This was something I just lived with.  I had my whole family - grandmothers, uncles and aunts, etc....encouraging me to keep going - they kept telling me that I would be glad to have done this when I was older.  I think that the whole thing was much harder on my mother then it was on me.  She was in charge of the shoes, the exercises  which I just hated - she would often do them with me - and telling me to stand up straight.  Endless.

The best day was when I was twelve.  We drove into downtown Portland to a regular shoe shop - a well known one - and I got to buy a pair of white, leather loafers with my babysitting money.  They were deluxe.  I was allowed to wear them to church and other events and slowly the corrective shoes were forgotten.

Seven years I wore those things - they were not the only thing I spent a lot of time being involved with.

10 March 2013

Going to church

When I first came to Auckland, in 1973, a Christian of a little over two years, I was very fortunate to make friends with Richard Flinn and Ross Jackson.  They two were post-grad students at Auckland University (Richard was doing political studies, Ross chemistry), i.e. a newly-minted lecturer, and still a post-grad student myself, working on my PhD in linguistics.  I was keen to know more of my faith; they of theirs.  Ross, and, I think, Richard, had been brought up Baptists.  I, of course, was a convert, but was, then, a Baptist.  By the time I left New Zealand for Yap in 1976, I was Reformed.  Ross had either become Reformed by then, or was on the way.

And Richard had left to do a theology degree at the Reformed Theological Seminary in Jackson, Mississippi, and, unsurprisingly, returned to Auckland Reformed and was ordained a minister.  Mangere Reformed Church planted the North Shore Reformed Church as a missionary initiative, with Richard as minister.  So when we returned from Yap, with the intention, under Richard's sponsorship, of starting a Reformed Church in Pukekohe, it was, naturally, the North Shore Reformed Church that was our missionary sponsor.  Thus, on our return, our membership was transferred from Avondale Reformed Church, where it had been, officially, during our eight years in Yap.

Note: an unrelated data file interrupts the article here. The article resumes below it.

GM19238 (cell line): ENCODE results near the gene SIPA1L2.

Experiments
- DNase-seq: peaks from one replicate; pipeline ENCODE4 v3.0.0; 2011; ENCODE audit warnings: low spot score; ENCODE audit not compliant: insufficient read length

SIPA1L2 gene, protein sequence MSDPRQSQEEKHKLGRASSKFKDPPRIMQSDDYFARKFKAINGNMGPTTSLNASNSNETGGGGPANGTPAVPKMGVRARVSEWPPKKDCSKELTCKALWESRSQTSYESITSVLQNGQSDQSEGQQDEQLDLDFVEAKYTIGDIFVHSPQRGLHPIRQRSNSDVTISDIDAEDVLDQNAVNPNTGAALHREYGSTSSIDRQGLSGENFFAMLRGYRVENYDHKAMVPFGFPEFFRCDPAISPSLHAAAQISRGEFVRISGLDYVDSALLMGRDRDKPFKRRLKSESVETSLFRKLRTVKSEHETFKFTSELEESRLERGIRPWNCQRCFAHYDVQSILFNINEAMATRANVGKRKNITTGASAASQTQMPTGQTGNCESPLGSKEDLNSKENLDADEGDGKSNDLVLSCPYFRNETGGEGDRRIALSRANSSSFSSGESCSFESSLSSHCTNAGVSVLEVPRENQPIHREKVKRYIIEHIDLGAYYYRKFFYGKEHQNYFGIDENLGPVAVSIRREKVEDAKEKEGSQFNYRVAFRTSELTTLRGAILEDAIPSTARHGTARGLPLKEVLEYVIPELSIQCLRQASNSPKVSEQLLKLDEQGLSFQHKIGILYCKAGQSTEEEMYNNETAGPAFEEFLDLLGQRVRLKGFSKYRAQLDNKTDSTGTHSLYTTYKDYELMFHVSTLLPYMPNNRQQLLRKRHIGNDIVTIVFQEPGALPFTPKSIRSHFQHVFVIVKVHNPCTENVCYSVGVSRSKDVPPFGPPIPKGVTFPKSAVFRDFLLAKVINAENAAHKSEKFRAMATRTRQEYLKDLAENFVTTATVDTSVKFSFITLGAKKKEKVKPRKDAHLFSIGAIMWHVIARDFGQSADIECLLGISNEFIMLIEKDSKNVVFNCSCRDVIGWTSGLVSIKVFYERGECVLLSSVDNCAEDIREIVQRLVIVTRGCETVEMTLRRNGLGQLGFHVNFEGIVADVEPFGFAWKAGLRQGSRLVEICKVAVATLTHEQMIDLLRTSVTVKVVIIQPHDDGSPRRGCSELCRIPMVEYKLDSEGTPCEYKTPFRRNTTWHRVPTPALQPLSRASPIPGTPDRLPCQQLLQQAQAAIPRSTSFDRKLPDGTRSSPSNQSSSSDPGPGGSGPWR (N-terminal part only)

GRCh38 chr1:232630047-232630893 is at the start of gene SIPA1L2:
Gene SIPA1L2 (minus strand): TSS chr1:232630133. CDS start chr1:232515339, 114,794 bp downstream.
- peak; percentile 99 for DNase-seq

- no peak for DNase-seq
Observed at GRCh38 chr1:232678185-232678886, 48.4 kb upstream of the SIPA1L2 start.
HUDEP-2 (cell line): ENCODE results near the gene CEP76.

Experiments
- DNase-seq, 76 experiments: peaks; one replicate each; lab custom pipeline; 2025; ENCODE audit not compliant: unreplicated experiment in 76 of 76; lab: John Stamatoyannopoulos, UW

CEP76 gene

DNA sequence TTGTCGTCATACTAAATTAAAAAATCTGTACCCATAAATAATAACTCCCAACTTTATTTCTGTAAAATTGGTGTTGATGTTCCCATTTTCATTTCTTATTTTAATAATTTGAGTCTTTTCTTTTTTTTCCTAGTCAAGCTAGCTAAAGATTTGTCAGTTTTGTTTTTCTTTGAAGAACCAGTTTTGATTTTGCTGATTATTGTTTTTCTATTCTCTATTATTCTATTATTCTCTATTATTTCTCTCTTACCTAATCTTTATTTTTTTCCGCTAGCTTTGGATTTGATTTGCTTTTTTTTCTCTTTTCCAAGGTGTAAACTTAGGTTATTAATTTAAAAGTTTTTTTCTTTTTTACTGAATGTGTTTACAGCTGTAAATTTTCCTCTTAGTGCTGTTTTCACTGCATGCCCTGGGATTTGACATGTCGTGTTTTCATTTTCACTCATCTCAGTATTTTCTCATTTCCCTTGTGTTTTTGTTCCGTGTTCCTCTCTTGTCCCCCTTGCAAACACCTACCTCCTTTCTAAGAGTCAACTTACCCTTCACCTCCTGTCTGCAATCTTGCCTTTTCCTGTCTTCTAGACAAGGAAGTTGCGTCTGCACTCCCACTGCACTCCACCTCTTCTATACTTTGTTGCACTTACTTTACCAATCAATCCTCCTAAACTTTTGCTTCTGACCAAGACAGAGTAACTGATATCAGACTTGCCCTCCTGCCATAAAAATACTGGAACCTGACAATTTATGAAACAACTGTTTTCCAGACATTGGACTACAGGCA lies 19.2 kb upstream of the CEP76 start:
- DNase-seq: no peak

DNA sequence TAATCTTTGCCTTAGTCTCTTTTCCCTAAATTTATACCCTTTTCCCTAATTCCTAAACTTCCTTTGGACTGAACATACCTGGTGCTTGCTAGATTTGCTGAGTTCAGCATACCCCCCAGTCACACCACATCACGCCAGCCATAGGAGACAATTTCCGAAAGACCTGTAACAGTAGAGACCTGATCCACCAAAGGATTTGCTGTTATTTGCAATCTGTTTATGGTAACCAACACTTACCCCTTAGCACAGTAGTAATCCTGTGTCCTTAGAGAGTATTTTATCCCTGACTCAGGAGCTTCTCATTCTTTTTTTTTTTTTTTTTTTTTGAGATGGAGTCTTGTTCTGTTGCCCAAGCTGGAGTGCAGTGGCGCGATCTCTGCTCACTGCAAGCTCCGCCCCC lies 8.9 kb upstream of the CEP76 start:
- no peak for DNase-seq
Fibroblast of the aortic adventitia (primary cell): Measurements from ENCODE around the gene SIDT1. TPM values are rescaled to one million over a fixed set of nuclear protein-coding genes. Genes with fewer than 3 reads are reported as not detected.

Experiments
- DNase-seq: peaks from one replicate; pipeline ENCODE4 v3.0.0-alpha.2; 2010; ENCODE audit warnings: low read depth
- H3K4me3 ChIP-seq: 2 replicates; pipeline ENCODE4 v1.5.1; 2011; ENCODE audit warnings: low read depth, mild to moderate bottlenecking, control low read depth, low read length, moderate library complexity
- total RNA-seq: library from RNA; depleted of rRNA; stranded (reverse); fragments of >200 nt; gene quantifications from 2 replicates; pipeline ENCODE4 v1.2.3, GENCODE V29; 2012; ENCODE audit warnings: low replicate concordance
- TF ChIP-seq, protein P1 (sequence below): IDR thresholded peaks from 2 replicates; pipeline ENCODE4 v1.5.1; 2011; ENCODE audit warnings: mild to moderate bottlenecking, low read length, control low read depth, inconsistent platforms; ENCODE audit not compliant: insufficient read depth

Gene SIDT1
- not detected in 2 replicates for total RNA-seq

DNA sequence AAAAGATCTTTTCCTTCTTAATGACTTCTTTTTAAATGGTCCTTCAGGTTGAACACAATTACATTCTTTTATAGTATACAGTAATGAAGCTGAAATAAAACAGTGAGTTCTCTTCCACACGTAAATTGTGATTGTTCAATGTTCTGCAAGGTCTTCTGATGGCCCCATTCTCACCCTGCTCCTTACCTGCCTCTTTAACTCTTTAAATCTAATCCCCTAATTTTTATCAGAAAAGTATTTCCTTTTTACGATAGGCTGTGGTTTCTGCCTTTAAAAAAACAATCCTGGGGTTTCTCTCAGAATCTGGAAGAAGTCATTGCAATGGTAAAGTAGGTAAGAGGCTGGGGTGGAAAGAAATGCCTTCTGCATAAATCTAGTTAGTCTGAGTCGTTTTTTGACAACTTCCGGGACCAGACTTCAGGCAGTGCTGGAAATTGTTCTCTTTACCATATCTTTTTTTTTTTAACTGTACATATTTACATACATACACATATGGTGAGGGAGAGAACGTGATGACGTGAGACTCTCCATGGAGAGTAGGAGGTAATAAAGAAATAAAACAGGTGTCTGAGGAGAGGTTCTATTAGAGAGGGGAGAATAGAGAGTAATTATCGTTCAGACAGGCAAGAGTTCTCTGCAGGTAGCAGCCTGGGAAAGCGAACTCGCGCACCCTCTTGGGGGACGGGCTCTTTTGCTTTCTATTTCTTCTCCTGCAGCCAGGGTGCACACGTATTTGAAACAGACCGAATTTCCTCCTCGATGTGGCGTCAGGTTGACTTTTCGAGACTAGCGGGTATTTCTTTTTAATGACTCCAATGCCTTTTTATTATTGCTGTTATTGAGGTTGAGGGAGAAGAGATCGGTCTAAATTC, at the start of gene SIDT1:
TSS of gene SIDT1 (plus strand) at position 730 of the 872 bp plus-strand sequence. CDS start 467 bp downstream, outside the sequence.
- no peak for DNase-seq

Every Sunday we bundled our four children into the Morris Oxford, and set off for the 65 Km trip to church in the North Shore - including the hour-and-a-half service, three and a half hours were involved.  The chilly bin in the boot with sandwiches and drinks was a fixed institution.  We were excused, because of distance, from the evening service.

I keenly recall the first few times that we attended church there.  I think, now - alas, I paid too little attention to their feelings at the time - that it was distressing for the children, particularly Johnny and Helen.  To be brought into the society of strangers of your own age, who all know one another well, is a challenge for all of us.  For young people, old enough to recognise the fact that 'them vs us' is important, but not old enough to have developed their own ways of dealing with new situations, it is doubly challenging.  For our children, brought up until that point in an environment in Yap where their association with others was almost exclusively limited to their own family and family friends, it must have been, at least, bewildering.  I recall one or two things that support this: Helen's evident real fear, when we would get out of the car, of being separated from us - of being left behind, I think!; Adele's reversion - she was only eighteen months old - to a diet exclusively of breast milk and mashed bananas, though she had been eating commercial baby food for a long time before that.

We continued to drive to the Shore to church through, I think, to mid-1986 - or it may have been mid-1987? - when Michael, Richard's brother, had been ordained and was to become our minister.  We began meeting in the St John's Ambulance Hall in Pukekohe.  Our driving to the Shore was at an end.

We had also now to deal with the question of home-schooling.  Yap presumably had compulsory education laws.  We never had to deal with them.  We just home-schooled our children from the start.  New Zealand was a different matter.